US-style behaviour programme set for Scottish schools

by Scotsman.com, June 22, 2017

A groundbreaking US programme that aims to prevent conflict in young schoolchildren is to be rolled out across 14 Scottish primary schools.

The PATHS programme uses a variety of tools including puppets, manuals and activities to help pupils think before acting when upset or confronted with a conflict situation and lessons focus on teaching identification of problem situations through recognition of “upset” feelings. The pioneering health and wellbeing education programme begain in 1981 and was exclusively for deaf children, using sign language and speech. By 1986 it was being used in inner-city areas, having being tested in Seattle. Since then it has been translated in 10 languages and is used in an estimated 5,000 schools in 20 countries. A pilot programme involving 13 schools in Renfrewshire has taken place with a further 14 schools in the area set to join the scheme run in conjunction with children’s charity Barnardo’s Scotland.

Live The Telegraph Festival of Education 2017: Brexit and grammar schools are the talk of the festival

by Telegraph, June 22, 2017

Classified as 11 Plus.

Good morning and welcome to The Telegraph Festival of Education 2017.

This year's event promises to be another roaring success, with some of the UK's most prominent education leaders set to join a host of talks and debates on major issues including Brexit, new grammars and how schools should approach discipline in the classroom.

Festival-goers will hear from nearly 300 speakers during the course of the two-day festival, which begins at 9am with a keynote speech from comedian Hugh Dennis.

UK 'bottom of the league' for free early education

by Times Educational Supplement, June 21, 2017

The government should prioritise disadvantaged children when it comes to extending the amount of free pre-school hours, urges Pisa boss
The UK is "bottom of the league" when it comes to the amount of free early education it provides, and government plans to double the hours available are unlikely to help disadvantaged children, OECD education director Andreas Schleicher has said.

Speaking at the London launch of two OECD reports on early years, Starting Strong 2017 and Transitions from Early Childhood Education and Care to Primary Education, Mr Schleicher highlighted that England offered less free early education to three-year-olds, at just 15 hours a week, than any other developed country.

Funding pressure increases: Schools need 'at least' £2 billion extra from September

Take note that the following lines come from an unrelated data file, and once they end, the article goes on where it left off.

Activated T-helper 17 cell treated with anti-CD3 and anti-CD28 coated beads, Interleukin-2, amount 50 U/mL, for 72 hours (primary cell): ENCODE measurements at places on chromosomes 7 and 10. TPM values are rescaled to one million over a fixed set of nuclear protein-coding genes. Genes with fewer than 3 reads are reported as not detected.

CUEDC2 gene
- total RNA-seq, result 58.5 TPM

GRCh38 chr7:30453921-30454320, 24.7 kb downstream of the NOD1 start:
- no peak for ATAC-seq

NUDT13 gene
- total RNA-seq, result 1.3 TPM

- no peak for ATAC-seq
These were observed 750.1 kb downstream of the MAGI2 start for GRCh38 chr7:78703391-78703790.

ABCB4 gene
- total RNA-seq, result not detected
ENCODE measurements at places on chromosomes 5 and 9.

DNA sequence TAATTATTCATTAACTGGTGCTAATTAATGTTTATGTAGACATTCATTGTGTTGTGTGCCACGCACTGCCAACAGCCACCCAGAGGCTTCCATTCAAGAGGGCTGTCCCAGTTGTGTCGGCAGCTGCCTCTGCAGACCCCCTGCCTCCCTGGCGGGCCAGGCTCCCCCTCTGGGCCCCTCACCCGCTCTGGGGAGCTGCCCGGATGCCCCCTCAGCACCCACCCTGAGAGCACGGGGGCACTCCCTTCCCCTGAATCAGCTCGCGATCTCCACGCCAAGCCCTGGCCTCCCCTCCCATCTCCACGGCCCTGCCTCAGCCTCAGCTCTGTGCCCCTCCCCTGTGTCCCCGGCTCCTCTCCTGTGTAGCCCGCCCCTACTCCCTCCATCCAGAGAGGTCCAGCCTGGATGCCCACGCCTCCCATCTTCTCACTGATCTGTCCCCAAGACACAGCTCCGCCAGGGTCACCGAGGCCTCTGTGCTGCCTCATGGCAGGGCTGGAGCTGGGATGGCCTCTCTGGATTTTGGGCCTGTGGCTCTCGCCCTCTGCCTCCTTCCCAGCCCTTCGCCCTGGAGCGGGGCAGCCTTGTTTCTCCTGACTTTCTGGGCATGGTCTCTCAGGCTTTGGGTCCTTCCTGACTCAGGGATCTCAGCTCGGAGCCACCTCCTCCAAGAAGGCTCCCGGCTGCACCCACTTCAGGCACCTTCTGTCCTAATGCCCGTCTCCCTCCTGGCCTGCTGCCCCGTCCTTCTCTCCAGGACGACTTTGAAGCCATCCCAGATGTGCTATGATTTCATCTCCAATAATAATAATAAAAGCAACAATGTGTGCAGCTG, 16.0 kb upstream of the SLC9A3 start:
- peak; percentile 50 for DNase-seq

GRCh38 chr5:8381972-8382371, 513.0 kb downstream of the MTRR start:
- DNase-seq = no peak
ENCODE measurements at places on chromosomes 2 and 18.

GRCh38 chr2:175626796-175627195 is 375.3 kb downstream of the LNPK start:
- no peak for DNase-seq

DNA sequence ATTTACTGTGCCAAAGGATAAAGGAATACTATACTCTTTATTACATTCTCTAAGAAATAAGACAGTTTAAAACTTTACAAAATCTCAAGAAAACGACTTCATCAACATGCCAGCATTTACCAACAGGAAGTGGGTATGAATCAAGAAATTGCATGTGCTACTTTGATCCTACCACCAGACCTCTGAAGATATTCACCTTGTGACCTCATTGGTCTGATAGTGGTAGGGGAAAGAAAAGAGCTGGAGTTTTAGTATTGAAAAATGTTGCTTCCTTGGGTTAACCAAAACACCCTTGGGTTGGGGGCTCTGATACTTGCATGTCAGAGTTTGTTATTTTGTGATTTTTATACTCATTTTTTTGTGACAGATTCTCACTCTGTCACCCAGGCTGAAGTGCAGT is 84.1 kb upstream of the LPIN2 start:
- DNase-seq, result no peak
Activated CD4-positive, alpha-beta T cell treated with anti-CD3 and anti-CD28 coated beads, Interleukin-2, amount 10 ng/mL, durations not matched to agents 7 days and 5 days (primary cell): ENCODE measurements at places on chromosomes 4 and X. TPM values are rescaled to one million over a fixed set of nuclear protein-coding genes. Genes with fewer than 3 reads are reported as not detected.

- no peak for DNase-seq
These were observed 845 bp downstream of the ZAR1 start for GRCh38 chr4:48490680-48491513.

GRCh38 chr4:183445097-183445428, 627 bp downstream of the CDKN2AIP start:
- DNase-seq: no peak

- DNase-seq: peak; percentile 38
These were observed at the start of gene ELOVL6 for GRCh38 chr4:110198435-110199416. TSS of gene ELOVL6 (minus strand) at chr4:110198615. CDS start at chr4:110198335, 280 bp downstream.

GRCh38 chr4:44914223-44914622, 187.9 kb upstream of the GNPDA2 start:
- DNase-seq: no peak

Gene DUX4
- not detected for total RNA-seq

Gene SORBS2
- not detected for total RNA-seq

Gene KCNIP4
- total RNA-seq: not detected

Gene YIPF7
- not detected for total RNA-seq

by Times Educational Supplement, June 21, 2017

Four unions say today's Queen's Speech missed a 'golden opportunity' to boost school spending
Teaching and headteacher unions have urged the government to boost the schools budget by 5 per cent in the 2017-18 academic year, after today's Queen's Speech failed to pledge additional funding.

The Queen's Speech, outlining the government's priorities for the next two years, said plans to make school funding "fairer" would go ahead, but did not set out any plans to increase planned spending overall.

The Conservative Party manifesto had pledged an extra £4 billion for schools by 2022. Background notes to today's speech appear to refer to this pledge, stating: "This government has committed to increase the school budget further, as well as continuing to protect the Pupil Premium to support those who need it."

On the day the government failed to provide more school funding, a comprehensive asks parents for £25 a term

by Times Educational Supplement, June 21, 2017

South London secondary needs money from parents to cope with PFI costs and funding cuts, becoming the latest in a growing list of state schools sending out begging letters
A London comprehensive that has had to make £400,000 of cuts over the past three years has today sent parents a letter asking them to contribute £25 every term.

The letter from Rutlish School, in Merton, south London, comes on the day that the Queen's Speech failed to offer any extra money for schools over and above existing commitments.

Headteacher Alex Williamson wrote: "As you are aware, many schools are facing significant financial difficulties. Schools' budgets have not kept pace with costs and, consequentially, savings have had to be made."

UN warns 'no progress' on 260 million missing school places

by BBC, June 21, 2017

Global pledges to provide education for all young people show little chance of being achieved, according to annual figures from the United Nations.
There are 264 million young people without access to school, with few signs of progress, says Unesco.
Around the world, almost one in 10 children does not even have access to primary level education.
The UN agency says wider access to education would radically reduce poverty and improve security.
The annual Global Education Monitoring Report tracks the numbers of young people in school and measures progress in international promises to ensure access to education.